The Whyte Review, published by Sport England and UK Sport, outlines safeguarding improvements.

In light of the findings of the Whyte Review, Sport England and UK Sport have committed to strengthening safeguarding and welfare.

The review, which began in 2020 and concluded in 2022, discovered’systemic’ abuse in gymnastics.

It found that gymnast wellbeing and welfare “had not been at the centre of British Gymnastics’ culture”.

The new plans are intended to benefit all sports.

“We have a responsibility to the gymnasts, parents, coaches, and others to ensure that their bravery in stepping forward and contributing to the Review has a lasting legacy across all of sport,” Tim Hollingsworth, CEO of Sport England, and Sally Munday, CEO of UK Sport, said in a statement.

“Today is a step forward, but there is still a lot of work to be done to ensure that all sports are consistently safe, welcoming, and inclusive for all.”

Munday also stated that they would keep “a very close eye” on British Gymnastics.

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The improvements have been set out across five areas with 19 commitments, designed to “support improved safeguarding and wellbeing for everyone involved in sport”.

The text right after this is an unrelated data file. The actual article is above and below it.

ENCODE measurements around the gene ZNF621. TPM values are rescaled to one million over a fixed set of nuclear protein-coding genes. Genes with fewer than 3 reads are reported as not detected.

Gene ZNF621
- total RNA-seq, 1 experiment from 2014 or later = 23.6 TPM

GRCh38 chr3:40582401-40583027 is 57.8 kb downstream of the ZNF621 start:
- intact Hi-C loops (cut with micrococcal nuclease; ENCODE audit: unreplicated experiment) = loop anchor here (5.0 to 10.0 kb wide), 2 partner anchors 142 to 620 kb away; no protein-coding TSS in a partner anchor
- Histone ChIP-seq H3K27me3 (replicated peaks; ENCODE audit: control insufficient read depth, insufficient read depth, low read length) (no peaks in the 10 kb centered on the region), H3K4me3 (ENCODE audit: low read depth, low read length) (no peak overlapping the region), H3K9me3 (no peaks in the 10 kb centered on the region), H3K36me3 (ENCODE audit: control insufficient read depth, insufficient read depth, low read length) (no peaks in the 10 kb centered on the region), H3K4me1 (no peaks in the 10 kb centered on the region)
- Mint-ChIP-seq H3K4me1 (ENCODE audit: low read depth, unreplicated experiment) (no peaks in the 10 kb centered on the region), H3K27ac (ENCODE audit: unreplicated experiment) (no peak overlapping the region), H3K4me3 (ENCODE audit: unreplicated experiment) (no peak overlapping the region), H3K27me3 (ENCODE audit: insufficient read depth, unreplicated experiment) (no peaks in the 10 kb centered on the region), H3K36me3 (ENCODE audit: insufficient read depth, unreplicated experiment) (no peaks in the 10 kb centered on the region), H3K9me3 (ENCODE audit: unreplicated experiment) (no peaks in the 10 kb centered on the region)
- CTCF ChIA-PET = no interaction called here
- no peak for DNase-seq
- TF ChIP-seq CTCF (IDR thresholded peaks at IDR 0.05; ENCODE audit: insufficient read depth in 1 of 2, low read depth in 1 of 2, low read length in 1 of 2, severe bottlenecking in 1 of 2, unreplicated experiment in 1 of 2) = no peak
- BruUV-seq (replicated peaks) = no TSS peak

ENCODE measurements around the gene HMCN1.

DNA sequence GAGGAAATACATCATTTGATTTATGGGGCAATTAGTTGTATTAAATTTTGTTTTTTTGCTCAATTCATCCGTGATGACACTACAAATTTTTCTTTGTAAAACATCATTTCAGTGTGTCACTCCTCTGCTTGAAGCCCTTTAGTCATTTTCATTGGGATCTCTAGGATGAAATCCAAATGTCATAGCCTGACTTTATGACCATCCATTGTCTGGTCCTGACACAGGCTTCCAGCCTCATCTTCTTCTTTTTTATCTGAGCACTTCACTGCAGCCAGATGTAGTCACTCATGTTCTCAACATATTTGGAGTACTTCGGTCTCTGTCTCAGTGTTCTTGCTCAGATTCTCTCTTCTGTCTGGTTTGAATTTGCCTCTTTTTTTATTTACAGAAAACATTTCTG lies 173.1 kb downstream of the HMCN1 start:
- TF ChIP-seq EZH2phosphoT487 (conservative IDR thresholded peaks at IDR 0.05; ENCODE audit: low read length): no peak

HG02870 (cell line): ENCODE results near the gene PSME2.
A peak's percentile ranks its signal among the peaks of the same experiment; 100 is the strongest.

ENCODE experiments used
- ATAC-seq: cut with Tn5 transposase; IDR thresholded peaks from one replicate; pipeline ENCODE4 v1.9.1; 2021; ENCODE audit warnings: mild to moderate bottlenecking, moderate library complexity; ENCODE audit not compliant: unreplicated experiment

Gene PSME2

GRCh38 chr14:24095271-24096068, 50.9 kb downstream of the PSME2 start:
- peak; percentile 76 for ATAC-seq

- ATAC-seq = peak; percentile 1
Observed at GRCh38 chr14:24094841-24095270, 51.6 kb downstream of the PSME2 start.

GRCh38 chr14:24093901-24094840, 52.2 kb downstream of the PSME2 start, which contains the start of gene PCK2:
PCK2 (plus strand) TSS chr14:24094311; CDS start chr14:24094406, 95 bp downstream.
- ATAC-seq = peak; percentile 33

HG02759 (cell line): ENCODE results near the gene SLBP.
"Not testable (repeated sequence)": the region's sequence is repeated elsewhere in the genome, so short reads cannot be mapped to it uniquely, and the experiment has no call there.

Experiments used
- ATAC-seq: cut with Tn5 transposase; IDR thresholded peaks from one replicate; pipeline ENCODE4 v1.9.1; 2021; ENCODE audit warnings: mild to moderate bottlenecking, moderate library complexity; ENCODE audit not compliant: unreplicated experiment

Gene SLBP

Coaching and workforce support, performance athlete support, good governance, dispute resolution, and creating safer environments for participants are the five areas.

Among the commitments are increased access to expert safeguarding support for organizations and funding for a national network of welfare officers.

A coach registration scheme must also be piloted with a small group of sports over the next 18 months.

Hollingsworth stated that the scheme would be used to determine coaches’ “fitness to practice,” both technically and in terms of creating a safe and inclusive environment.


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